Running is an intense sport, which burdens you with a lot of body weight with every step you take. It increases upto seven times of your body weight with each step you take while you are running. Yet it’s incredibly healthy for you. Running strengthens your body, boosts your happiness, improves your cognitive functioning & helps in prolonging your life. But if you do it incorrectly it will put stress on the joints & rest of areas on your body, including your feet. Keep on reading to know how your feet get affected while you run. Get premium quality running clothes from here.
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How your feet strike the ground
There are 3 basic ways in which your foot strikes the ground: with your heel, midfoot and forefoot. Researchers have debated over which foot striking type works best for your body, & verity of evidence shows each has its own benefits. So answering which is one’s best is complicated. A runner who is focused on a single type of foot strike is not that efficient. It’s mainly because different foot strikes work differently for people it mainly depends upon the condition they are running in and the equipment they use.
Heel-to-toe strike is seen to be detrimental to the feet as your heel strikes the ground with a forceful impact. Forefoot method, allows the Achilles tendon regarding cushioning for absorbing the impact, making your foot endure evenly distributed force. Running with right shoes that have proper cushioning help in absorbing major impact of a heel-strike motion, and reducing injury occurrence.
Types of foot striking
1) Forefoot Running
If you’re a heel striker, your foot strike pattern would be favored by many elite runners. Number of studies state the benefits of landing on your middle and front foot while running & then rolling by the toes. Proponents of your forefoot claim that this running technique enhances your momentum forward better compared to the heel striking & puts lower stress on the knees. Running on toes can also cause bouncing, that’s an inefficient way of running. Studies indicate it’s a potential for stress related injuries.
The running shoes are seen to have an increased heel-to-toe drop so the design would help in guiding your foot to midfoot striking. But rise in minimalist & low heel-to-toe drop shoes tell that it’s the design which is no longer standard.
2) Midfoot Strike
In a midfoot running strike you land on your foot’s mid-sole. Midfoot running proponents say that this striking technique helps in shocking absorption, while lessening impact on your joints. As compared to the heel striking, this running pattern shortens the time duration during which your foot gets in touch with the path, it’s really helpful for speeding up pace.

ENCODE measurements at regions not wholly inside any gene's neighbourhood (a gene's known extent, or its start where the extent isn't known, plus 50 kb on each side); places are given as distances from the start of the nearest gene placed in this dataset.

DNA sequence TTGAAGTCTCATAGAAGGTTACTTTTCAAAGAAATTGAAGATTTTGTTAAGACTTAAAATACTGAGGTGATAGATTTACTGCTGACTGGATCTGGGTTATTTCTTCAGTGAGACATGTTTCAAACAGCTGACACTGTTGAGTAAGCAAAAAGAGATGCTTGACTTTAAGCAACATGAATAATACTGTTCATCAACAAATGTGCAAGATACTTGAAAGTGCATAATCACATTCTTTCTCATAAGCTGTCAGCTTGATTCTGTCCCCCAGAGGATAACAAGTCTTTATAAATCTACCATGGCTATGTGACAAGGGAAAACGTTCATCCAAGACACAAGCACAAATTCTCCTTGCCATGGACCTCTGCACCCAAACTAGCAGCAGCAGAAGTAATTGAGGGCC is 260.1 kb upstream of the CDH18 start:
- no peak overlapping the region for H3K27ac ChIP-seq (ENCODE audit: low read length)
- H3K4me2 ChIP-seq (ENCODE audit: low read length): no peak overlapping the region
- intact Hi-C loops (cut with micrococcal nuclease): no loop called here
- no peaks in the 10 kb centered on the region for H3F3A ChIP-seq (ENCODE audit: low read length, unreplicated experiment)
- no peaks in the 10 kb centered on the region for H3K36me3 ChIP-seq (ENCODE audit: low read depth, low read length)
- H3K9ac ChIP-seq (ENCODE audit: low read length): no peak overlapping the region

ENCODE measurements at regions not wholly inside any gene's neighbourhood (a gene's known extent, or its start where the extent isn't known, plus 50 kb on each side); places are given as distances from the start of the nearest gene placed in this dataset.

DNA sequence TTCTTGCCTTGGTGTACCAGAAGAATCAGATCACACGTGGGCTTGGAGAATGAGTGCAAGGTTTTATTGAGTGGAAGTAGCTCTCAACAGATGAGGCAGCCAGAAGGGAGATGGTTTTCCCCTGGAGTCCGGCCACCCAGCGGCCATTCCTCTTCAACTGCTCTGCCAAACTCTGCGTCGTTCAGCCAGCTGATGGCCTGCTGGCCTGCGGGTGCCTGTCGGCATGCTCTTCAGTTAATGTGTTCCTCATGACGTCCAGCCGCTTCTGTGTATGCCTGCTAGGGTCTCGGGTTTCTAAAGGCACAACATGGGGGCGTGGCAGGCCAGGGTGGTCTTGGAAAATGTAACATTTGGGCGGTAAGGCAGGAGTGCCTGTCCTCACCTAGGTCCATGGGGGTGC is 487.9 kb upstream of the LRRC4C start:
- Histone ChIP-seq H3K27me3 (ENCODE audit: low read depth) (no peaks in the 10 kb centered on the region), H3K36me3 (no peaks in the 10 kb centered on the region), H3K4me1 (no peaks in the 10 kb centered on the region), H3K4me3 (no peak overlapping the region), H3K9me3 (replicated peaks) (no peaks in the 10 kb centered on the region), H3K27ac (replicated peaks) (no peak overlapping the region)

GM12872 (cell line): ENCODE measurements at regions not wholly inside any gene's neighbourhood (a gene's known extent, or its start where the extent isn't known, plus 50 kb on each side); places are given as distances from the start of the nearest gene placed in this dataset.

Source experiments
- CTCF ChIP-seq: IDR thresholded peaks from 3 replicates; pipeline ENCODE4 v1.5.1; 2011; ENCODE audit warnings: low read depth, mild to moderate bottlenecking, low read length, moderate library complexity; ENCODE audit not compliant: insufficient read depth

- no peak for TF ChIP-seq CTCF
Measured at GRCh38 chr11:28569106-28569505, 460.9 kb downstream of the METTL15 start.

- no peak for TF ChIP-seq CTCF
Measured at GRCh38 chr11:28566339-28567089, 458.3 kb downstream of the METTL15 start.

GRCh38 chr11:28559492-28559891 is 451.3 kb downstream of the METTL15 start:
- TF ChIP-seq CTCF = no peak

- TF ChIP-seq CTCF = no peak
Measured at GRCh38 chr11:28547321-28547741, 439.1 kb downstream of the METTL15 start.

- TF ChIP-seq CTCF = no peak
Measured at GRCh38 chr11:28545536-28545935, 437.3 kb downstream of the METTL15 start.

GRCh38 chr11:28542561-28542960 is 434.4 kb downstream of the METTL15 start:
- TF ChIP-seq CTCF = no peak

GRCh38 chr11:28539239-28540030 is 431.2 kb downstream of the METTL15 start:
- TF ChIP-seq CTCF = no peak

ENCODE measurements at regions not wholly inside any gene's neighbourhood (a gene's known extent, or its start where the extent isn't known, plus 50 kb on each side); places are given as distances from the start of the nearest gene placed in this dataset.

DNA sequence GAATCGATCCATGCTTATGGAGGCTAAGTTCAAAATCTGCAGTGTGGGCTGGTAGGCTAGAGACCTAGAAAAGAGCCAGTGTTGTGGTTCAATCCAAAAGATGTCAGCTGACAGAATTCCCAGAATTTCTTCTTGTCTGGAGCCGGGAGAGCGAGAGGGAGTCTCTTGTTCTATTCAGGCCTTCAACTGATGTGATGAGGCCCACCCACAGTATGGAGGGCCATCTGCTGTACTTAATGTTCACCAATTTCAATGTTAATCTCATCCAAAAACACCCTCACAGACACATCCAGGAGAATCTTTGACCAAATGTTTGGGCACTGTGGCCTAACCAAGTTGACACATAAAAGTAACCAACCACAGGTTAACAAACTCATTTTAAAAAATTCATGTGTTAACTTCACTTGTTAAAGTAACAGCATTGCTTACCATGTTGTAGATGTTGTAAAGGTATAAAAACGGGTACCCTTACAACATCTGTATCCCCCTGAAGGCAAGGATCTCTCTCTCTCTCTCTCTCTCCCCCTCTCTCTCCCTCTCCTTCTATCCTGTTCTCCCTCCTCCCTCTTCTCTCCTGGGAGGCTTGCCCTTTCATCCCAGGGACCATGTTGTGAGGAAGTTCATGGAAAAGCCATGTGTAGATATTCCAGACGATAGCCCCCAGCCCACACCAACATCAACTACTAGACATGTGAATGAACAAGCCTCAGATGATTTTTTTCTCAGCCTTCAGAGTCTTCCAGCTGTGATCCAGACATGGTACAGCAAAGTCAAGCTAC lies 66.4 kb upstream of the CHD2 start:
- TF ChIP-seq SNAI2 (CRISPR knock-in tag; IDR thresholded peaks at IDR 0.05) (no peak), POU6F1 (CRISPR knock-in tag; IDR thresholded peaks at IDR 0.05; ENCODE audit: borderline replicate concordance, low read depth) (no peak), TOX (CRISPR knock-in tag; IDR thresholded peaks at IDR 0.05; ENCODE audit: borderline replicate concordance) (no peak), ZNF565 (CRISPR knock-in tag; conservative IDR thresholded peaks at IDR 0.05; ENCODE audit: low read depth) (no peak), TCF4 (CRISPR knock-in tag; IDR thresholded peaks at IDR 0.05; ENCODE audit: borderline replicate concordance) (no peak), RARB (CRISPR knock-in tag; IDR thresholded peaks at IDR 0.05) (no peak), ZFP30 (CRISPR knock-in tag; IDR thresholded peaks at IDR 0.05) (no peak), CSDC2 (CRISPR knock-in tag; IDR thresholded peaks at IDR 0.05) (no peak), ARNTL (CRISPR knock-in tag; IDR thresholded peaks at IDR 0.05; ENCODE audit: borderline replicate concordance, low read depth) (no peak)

However, this striking style is not appropriate for everybody & might feel uncomfortable & unnatural. Research suggests that the midfoot & forefront running pattern increases injury risks to your ankle, foot & Achilles tendon.
3) Heel Striking
Heel striking is exactly what it sounds—your heel hits the floor first followed by your mid-sole & toes. Majority of the runners rely on using the rearfoot strike as it feels more natural than other running patterns. Also heel striking stretches & strengthens your calf muscles & ankles. Striking by using your rear has a potential of making runners prone to over striding, which leads to injury or pain in your knees & hips. Your ankles & knees get to absorb a large portion of the impact, that is why it’s important to make sure you are outfitted in the right footwear.
Landing on the heels also generates more stress in the lower legs, which leads to shin splints.
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How should you run?
We know the question might be arising in your mind. But the answer isn’t that simple. It’s more than a foot strike. Any form isn’t bad. The issue is the majority of the heel-strikers run with the wide stride length, this could be bigger and cause strain on your body. Foot strike is highly complicated and remarkably diversified. You can mix up our landing as well. This will make your runs injury free and puts less stress all over.
The best thing you can do to yourself is letting your feet find it for you. One to get started is changing the shoes to a lowered heel or running with the shorter stride, it will change your footstrike and change you from being a heel striker to the midfoot or even forefoot-striker. It’s not that you aren’t needed to refine the running as you start running, but paying attention to what techniques affect the feet and how it feels.
Don’t shy from testing your foot with different types of footstrikes to see how it will feel. You must know what your body’s reaction to running impacts. You can ask your coach to refine your movements and find better running form.